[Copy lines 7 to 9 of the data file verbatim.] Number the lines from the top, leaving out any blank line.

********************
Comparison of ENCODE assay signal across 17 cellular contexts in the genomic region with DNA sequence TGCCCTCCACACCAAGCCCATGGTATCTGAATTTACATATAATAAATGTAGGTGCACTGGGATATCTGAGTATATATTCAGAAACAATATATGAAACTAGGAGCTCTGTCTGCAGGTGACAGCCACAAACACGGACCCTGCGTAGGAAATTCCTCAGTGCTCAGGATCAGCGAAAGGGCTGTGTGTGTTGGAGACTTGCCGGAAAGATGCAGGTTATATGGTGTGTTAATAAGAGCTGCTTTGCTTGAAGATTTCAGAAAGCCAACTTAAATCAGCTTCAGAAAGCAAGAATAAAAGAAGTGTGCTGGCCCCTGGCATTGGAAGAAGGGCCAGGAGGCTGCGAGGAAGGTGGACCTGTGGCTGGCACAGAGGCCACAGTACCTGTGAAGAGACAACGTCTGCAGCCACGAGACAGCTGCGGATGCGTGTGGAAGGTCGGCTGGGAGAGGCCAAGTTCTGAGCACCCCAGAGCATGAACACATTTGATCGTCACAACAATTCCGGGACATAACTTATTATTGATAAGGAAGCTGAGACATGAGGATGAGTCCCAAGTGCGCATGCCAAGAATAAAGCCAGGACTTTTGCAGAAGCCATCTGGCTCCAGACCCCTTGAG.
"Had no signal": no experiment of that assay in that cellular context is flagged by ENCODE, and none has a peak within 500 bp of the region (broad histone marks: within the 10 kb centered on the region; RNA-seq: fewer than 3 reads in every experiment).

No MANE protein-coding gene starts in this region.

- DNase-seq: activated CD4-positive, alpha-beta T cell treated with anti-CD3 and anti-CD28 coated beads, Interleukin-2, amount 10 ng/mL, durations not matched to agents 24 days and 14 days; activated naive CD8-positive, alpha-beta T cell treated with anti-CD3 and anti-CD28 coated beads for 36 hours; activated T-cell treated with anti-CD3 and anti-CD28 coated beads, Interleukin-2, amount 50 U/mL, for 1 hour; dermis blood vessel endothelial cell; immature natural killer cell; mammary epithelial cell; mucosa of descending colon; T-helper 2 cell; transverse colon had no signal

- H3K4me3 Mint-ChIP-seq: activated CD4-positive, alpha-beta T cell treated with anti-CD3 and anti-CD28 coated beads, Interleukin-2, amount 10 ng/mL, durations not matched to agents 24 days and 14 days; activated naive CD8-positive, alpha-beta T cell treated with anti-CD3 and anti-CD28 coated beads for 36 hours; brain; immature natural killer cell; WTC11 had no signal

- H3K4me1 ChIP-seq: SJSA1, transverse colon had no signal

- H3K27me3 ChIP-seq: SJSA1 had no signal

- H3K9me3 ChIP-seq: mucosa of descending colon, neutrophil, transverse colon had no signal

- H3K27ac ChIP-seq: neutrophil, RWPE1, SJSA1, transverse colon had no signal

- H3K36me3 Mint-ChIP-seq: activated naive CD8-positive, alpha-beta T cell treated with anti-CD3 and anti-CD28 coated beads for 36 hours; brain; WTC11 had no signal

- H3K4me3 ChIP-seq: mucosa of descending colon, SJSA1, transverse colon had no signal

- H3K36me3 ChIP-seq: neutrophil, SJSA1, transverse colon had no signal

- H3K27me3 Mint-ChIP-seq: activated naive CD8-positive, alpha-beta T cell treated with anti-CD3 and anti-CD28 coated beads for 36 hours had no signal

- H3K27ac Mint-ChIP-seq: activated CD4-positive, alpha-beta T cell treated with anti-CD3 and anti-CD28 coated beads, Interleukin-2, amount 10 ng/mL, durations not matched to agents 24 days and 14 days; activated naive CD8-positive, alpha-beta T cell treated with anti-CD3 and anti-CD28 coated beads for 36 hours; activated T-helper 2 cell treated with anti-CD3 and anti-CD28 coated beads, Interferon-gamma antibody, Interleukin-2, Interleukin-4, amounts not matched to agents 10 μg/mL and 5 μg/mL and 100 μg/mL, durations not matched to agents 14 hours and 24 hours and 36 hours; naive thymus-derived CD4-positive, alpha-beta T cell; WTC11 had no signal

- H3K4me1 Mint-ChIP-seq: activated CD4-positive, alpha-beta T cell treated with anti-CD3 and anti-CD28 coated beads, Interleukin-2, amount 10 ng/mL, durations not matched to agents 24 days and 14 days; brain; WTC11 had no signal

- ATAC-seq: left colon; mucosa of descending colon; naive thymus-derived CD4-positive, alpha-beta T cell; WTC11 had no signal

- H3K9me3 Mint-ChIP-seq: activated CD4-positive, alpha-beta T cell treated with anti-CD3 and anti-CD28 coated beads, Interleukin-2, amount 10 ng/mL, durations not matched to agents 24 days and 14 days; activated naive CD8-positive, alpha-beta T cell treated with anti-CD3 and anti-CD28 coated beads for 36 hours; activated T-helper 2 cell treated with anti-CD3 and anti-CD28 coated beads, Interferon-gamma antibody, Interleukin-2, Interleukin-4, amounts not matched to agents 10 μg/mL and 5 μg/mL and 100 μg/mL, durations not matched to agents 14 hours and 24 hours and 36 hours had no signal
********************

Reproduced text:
- H3K27me3 ChIP-seq: SJSA1 had no signal

- H3K9me3 ChIP-seq: mucosa of descending colon, neutrophil, transverse colon had no signal

- H3K27ac ChIP-seq: neutrophil, RWPE1, SJSA1, transverse colon had no signal